Q&A: Can HOA force residents to get rid of personal belongings?
Question: We live in a seniors-only community. Our board and managers harass disabled owners. I have lymphoma and advanced Barrett’s esophagus; my neighbor has cancer and chronic rheumatoid arthritis. Except for when we get assistance going to doctors and hospitals, we are housebound. The manager comes into our units, calling us “hoarders,” saying, “Hang your clothes up” and asking why do we need these “things”? We are told we “have too much stuff” and should “give it away or trash it.” These “things” are all I own from my entire life. Is this right?
Answer: Your association, the board and its managers/agents continue on that despicable path at their peril.
In a similar case, Robert Cunningham bought an attached home subject to covenants, conditions and restrictions, or CC&Rs, in Chateau Blanc, a Fountain Valley town home community. Neighbor complaints to the homeowner association’s board of fire hazards generated a letter from association lawyers demanding Cunningham not only clear his patio but also open up the interior of his unit. Under threat of litigation, he allowed association representatives to inspect his home. Later, managers returned for another inspection and decided he hadn’t removed enough personal belongings. Another letter threatening litigation arrived, then litigation ensued based on alleged fire and safety hazards arising from “junk and paper” within his home.
Housing code and fire inspectors found no such hazardous conditions on the property. Still, the association continued with litigation. Association attorneys wrote another lengthy letter detailing the inadequacies of Cunningham’s housekeeping, demanding that he undertake a number of actions. He was told to clear his bed of all paper and books; remove newspapers, file boxes and books from the floor around his bed and dresser; remove all personal items not used in his living/dining area; clear all objects from his interior stairs; not use his downstairs bathroom for storage; maintain a functioning electrical light in his downstairs bathroom.
The attorney’s letter stated: “The Association suggests that all outdated clothing that has not been worn in the last five years be removed and/or donated to the Salvation Army or similar organization. This would allow the upstairs bathroom to be used for what [sic] designed for. Any other remaining clothes could be stored in a walk-in closet.” It added that “books that are currently in book shelves, and which are considered standard reading material, can remain in place.” It ended by reminding Cunningham the association’s attorney fees had climbed over $34,000 and were continuing to accrue.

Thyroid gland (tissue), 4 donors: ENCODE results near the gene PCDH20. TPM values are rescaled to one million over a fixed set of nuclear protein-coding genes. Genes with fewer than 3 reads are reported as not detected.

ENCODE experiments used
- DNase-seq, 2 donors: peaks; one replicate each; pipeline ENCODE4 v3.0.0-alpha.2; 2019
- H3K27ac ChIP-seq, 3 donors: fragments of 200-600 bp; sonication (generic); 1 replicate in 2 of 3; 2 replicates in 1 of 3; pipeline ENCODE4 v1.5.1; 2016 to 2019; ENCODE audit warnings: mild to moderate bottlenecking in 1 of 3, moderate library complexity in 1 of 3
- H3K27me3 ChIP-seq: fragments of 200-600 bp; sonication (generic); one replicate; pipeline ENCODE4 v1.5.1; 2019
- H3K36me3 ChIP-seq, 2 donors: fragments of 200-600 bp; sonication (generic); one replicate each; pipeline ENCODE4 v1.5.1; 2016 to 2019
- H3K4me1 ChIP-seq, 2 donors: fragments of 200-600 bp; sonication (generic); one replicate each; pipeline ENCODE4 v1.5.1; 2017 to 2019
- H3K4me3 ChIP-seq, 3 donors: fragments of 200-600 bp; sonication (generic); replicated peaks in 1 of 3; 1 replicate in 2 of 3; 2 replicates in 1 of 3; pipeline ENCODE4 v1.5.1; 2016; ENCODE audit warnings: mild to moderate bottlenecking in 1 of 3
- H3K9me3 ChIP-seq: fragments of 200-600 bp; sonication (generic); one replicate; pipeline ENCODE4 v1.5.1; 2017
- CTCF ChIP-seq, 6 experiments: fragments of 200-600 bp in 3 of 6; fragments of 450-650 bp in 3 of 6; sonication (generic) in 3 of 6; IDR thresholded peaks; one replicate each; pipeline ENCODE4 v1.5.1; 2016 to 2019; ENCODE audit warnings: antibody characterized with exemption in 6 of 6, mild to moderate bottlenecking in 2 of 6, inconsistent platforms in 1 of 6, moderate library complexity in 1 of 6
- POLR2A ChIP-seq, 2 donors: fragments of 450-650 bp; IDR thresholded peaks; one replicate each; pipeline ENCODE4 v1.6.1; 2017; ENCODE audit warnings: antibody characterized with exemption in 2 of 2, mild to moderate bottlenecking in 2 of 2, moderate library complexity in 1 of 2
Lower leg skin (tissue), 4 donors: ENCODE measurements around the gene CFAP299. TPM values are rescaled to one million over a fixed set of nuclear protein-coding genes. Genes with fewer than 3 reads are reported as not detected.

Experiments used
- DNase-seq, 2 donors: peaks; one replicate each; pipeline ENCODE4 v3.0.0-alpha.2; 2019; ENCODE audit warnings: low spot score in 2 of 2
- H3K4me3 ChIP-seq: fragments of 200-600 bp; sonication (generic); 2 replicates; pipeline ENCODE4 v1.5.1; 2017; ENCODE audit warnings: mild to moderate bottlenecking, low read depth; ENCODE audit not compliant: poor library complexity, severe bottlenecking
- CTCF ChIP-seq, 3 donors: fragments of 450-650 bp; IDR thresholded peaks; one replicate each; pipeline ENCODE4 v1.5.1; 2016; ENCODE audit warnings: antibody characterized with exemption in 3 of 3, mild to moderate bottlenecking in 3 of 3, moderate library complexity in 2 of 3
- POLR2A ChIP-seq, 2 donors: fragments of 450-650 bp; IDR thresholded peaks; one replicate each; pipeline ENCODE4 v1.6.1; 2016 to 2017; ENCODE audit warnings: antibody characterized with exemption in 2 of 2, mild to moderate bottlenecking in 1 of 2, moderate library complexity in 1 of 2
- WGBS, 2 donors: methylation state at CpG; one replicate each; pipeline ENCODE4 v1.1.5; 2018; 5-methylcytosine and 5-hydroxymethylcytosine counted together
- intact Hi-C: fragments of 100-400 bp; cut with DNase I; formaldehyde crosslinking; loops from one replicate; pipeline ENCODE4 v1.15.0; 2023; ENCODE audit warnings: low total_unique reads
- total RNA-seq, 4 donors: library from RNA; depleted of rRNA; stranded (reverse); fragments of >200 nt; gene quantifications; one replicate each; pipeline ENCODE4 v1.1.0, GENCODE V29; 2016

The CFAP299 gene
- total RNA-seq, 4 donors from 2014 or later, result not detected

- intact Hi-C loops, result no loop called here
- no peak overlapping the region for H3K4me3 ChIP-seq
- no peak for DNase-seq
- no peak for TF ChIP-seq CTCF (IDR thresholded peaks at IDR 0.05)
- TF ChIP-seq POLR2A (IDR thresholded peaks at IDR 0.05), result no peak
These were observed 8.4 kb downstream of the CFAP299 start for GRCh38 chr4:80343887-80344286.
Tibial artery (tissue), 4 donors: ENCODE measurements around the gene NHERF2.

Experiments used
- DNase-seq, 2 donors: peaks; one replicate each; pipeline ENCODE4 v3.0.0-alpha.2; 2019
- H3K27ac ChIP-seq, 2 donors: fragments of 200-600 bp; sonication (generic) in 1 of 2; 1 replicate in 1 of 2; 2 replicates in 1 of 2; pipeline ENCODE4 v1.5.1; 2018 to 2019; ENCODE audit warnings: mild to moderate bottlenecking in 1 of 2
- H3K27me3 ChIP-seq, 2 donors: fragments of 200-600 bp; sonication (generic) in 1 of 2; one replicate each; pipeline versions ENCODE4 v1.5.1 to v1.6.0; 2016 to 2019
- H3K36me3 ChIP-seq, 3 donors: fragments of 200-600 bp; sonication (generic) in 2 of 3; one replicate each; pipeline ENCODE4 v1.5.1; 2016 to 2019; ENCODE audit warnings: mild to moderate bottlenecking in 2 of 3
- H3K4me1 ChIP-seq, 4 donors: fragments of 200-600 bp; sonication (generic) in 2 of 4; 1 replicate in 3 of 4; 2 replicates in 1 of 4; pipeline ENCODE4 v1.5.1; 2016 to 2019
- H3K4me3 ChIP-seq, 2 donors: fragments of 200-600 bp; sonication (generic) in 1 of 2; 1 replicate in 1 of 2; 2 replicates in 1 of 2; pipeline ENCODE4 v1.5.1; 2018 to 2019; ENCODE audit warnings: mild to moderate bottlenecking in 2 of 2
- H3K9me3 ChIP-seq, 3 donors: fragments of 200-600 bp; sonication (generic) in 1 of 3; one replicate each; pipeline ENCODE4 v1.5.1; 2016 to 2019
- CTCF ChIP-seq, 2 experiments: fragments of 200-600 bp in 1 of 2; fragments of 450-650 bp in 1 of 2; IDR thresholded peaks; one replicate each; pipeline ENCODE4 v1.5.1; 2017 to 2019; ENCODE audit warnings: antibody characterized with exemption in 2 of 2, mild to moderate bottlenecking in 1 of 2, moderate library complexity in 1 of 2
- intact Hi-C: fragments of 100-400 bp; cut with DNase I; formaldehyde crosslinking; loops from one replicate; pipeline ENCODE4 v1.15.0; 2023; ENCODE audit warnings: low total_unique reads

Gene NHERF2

Cunningham had Hodgkin’s disease and was representing himself until finding an attorney able to file a cross complaint against the association for violations of the right to privacy, trespass, negligence and breach of contract, predicated on the association’s use of litigation threats to gain entry to his home and force him to throw out various personal belongings. “What the association had characterized as ‘debris’ now had a name: ‘furniture, magazines, books, appliances, bookshelves, plants, bicycles, camping equipment and other personal items,’” according to the 1998 ruling in Cunningham’s favor by the California 4th District Court of Appeal. (The case is Fountain Valley Chateau Blanc Homeowners Assn. v. Dept. of Veterans Affairs, Robert Cunningham, 67 Cal.App.4th 743.)
Justices were incredulous: “In light of those operative facts, it is virtually impossible to say the association acted reasonably. It is true the CC&Rs require ‘owners’ to ‘maintain the interiors of their residential units and garages, including the interior wall, ceilings, floors and permanent fixtures and appurtenances in a clean, sanitary and attractive condition.’ It is also true that they provide for entry by the board ‘when necessary in connection with maintenance, landscaping or construction for which the board is responsible.’”
The court continued, “But these sections of the CC&Rs cannot reasonably be read to allow an association to dictate the amount of clutter in which a person chooses to live; one man’s old piece of junk is another man’s objet d’art. The association’s rather high-handed attempt to micromanage Cunningham’s personal housekeeping — telling him how he could and could not use the interior rooms of his own house — clearly crossed the line and was beyond the purview of any legitimate interest it had in preventing undesirable external effects or maintaining property values.”
Justices stated, “If it is indeed true that homeowners associations can often function as a second municipal government then we have a clear cut case of a ‘nanny state’ — nanny in almost a literal sense — going too far. The association’s actions flew in the face of one of the most ancient precepts of American society and Anglo-American legal culture. ‘A man’s house is his castle…'.”
Mr. Cunningham prevailed and was awarded attorney fees.
There are extremely limited circumstances under which you must allow access to the inside of your unit to a manager/agent or board member. It is simply nobody’s business how you choose to live in your own home.
Zachary Levine, partner at Wolk & Levine, a business and intellectual property law firm, co-wrote this column. Vanitzian is an arbitrator and mediator. Send questions to Donie Vanitzian JD, P.O. Box 10490, Marina del Rey, CA 90295 or firstname.lastname@example.org.
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